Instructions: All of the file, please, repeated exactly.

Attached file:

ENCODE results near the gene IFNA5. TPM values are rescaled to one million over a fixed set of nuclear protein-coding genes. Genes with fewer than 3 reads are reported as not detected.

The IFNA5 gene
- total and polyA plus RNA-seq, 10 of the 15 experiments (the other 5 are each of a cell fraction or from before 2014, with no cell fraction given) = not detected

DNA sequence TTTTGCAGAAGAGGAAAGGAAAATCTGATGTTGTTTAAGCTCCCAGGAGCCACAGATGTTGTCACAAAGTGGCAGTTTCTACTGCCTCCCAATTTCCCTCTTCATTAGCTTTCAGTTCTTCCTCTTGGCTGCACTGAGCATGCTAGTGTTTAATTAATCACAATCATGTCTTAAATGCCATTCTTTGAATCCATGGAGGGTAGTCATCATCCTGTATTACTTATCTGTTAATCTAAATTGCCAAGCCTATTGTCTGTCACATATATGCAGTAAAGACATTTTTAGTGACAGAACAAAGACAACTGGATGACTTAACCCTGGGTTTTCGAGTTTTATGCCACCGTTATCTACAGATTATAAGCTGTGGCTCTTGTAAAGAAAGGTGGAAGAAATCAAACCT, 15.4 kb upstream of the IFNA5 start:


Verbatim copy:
ENCODE results near the gene IFNA5. TPM values are rescaled to one million over a fixed set of nuclear protein-coding genes. Genes with fewer than 3 reads are reported as not detected.

The IFNA5 gene
- total and polyA plus RNA-seq, 10 of the 15 experiments (the other 5 are each of a cell fraction or from before 2014, with no cell fraction given) = not detected

DNA sequence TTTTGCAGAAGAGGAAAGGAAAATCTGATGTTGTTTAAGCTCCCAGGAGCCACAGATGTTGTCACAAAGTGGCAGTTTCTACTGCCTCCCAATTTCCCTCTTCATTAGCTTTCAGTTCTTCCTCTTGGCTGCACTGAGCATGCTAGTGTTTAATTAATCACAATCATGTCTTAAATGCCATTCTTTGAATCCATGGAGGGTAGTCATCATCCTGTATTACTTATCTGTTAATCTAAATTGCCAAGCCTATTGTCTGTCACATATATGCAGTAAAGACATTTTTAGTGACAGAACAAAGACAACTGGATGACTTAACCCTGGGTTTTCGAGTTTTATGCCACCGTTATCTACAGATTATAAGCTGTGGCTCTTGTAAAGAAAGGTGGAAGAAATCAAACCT, 15.4 kb upstream of the IFNA5 start: